Top 10 Heart Attack Symptoms That Should Have You Calling 911


Chest Pain and/or Pressure

Chest pain may be the stereotypical heart-attack symptom, but it's one to pay attention to.
Chest pain may be the stereotypical heart-attack symptom, but it's one to pay attention to.
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If you are doubled over while clutching your chest in agony, you needn't contemplate the chances that the pain indicates a heart attack. Just call 911. Sections of your heart are probably dying, and if you don't get help immediately, you may have permanent heart damage -- if you survive at all. And strange as it may sound, intense, debilitating pain is probably the best symptom you can have if you have to have a heart attack.

The chest pain or pressure associated with a heart attack is called angina, and it's the most common symptom. Unfortunately for long-term survival, angina is usually much milder than people think, and this delays them from seeking attention. People may think it's nothing and just wait for it to pass. The result of this delay may be permanent heart damage that could have been avoided if the person had sought immediate medical attention.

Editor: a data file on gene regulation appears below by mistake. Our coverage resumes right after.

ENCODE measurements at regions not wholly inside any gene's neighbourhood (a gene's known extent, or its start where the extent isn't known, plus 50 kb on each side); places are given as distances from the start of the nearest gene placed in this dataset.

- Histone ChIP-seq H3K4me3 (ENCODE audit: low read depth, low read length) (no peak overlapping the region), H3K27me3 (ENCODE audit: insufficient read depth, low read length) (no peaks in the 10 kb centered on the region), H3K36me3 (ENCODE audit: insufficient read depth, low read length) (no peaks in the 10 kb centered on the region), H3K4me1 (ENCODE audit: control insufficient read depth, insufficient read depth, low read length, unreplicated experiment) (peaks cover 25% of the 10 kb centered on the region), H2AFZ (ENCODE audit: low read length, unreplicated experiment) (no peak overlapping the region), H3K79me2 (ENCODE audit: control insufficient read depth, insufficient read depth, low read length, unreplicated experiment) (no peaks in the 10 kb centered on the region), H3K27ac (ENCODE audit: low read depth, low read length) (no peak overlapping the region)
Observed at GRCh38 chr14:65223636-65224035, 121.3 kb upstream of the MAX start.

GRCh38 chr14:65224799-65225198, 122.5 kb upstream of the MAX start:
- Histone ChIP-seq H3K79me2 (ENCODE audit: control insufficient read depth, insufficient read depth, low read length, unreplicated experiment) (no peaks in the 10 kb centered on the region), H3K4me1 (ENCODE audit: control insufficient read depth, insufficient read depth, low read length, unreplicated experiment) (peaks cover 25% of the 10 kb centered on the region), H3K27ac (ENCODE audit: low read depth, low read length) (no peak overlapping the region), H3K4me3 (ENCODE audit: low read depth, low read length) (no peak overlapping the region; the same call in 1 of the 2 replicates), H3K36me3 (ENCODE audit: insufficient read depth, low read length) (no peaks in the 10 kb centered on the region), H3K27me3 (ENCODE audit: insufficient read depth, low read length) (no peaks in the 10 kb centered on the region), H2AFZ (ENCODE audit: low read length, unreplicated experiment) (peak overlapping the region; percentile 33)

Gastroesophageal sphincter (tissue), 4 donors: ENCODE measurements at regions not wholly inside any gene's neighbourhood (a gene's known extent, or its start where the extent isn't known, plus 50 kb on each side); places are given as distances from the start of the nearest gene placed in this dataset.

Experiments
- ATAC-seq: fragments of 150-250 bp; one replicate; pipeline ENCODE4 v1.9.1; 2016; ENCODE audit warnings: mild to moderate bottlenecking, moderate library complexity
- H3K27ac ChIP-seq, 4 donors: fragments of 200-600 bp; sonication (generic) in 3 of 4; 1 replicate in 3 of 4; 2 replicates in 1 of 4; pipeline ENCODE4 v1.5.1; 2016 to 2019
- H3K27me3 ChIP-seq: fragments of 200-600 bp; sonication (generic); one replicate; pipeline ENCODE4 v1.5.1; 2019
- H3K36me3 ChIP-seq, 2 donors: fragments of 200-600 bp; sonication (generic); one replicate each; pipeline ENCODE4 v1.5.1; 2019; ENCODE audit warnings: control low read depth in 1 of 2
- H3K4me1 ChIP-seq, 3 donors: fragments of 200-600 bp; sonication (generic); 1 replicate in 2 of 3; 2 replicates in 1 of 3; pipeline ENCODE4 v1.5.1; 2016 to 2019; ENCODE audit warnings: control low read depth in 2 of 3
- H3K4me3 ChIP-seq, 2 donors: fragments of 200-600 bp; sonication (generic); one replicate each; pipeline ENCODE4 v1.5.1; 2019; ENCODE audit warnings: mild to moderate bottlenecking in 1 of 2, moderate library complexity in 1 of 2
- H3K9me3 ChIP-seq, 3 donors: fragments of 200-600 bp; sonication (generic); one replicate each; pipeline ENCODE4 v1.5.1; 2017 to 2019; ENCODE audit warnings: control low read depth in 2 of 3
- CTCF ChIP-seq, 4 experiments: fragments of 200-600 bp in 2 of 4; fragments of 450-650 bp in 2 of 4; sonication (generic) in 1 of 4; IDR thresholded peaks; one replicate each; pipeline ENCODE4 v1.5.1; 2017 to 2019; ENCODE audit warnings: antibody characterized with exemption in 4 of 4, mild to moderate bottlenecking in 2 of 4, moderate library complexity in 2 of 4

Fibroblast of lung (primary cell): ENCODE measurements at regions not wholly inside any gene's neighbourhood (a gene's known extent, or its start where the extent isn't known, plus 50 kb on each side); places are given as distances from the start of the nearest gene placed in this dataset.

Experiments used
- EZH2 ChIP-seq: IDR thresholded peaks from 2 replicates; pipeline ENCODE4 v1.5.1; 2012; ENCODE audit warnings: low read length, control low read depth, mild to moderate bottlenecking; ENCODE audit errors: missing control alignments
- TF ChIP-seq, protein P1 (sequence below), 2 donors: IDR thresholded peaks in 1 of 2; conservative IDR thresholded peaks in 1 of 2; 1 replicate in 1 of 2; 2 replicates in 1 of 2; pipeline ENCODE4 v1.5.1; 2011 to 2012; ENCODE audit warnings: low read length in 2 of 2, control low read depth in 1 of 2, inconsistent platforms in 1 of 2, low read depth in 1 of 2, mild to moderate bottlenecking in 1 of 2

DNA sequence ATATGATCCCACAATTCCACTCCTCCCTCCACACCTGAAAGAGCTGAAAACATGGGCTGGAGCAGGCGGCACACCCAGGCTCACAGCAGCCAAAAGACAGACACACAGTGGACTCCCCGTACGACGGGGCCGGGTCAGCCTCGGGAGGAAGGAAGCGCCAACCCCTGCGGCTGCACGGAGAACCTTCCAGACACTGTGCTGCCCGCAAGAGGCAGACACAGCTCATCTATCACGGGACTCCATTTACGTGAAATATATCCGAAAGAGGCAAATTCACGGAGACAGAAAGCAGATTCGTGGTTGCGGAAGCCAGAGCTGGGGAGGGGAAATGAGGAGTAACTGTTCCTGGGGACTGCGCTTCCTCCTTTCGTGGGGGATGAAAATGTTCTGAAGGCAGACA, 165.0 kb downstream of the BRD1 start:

Even if the pain is just mild or moderate, there are certain characteristics that may help you determine whether what you're feeling is a heart attack or just a bit of nervousness because you're starting a new job or going out on a first date. Call 911 immediately if:

  • You experience severe, debilitating chest pain.
  • You feel any level of pain or pressure in the center of your chest for more than a minute or two, and sitting down or resting doesn't make it go away instantly. It may also go away and then come back. This feeling in the chest may also be experienced as tightness, aching, a burning sensation, fullness or squeezing.

Even if sitting down or resting does make the pain or pressure subside, you should still seek medical attention as soon as possible, as this could indicate a pre-heart-attack state of oxygen deprivation or a mild heart attack.

You definitely shouldn't mess around with chest pain -- no matter what. Other symptoms, though, can be more ambiguous. The next symptom on the list might be due to any number of less serious conditions, but it's important to realize that it could be telling you to call 911.